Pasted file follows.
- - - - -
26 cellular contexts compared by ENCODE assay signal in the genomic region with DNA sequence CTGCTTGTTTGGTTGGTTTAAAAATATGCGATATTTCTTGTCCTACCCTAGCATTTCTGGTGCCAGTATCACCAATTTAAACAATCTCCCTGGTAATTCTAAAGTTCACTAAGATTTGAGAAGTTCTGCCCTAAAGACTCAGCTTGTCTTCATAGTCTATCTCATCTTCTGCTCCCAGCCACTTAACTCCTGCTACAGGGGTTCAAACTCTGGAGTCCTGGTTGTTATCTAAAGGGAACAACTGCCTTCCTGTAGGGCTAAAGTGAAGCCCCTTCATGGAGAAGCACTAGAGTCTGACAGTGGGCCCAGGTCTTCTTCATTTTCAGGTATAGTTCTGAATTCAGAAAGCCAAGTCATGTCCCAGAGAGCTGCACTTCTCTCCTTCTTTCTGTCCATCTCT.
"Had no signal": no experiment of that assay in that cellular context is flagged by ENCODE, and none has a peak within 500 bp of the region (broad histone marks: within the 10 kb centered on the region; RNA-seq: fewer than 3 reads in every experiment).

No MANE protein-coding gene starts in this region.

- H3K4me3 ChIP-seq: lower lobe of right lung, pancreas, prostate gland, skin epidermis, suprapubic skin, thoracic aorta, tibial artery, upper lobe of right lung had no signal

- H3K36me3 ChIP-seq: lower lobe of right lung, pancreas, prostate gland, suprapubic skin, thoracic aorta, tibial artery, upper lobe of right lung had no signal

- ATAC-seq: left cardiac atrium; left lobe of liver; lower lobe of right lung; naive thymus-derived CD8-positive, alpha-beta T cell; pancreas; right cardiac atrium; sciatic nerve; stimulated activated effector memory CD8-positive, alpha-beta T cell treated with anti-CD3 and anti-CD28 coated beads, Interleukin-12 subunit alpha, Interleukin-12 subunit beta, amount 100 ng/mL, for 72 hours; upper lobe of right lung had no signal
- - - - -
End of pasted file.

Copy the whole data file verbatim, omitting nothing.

26 cellular contexts compared by ENCODE assay signal in the genomic region with DNA sequence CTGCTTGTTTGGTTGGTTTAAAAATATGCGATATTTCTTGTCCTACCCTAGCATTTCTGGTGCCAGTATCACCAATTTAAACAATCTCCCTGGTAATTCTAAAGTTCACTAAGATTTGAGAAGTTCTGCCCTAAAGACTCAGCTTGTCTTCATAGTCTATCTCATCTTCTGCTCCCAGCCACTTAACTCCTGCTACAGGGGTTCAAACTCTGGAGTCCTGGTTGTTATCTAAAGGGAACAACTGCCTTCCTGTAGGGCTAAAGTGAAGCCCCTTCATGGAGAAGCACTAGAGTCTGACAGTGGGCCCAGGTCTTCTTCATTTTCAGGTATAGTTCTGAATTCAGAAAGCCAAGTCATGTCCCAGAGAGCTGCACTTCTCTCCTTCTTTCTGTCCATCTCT.
"Had no signal": no experiment of that assay in that cellular context is flagged by ENCODE, and none has a peak within 500 bp of the region (broad histone marks: within the 10 kb centered on the region; RNA-seq: fewer than 3 reads in every experiment).

No MANE protein-coding gene starts in this region.

- H3K4me3 ChIP-seq: lower lobe of right lung, pancreas, prostate gland, skin epidermis, suprapubic skin, thoracic aorta, tibial artery, upper lobe of right lung had no signal

- H3K36me3 ChIP-seq: lower lobe of right lung, pancreas, prostate gland, suprapubic skin, thoracic aorta, tibial artery, upper lobe of right lung had no signal

- ATAC-seq: left cardiac atrium; left lobe of liver; lower lobe of right lung; naive thymus-derived CD8-positive, alpha-beta T cell; pancreas; right cardiac atrium; sciatic nerve; stimulated activated effector memory CD8-positive, alpha-beta T cell treated with anti-CD3 and anti-CD28 coated beads, Interleukin-12 subunit alpha, Interleukin-12 subunit beta, amount 100 ng/mL, for 72 hours; upper lobe of right lung had no signal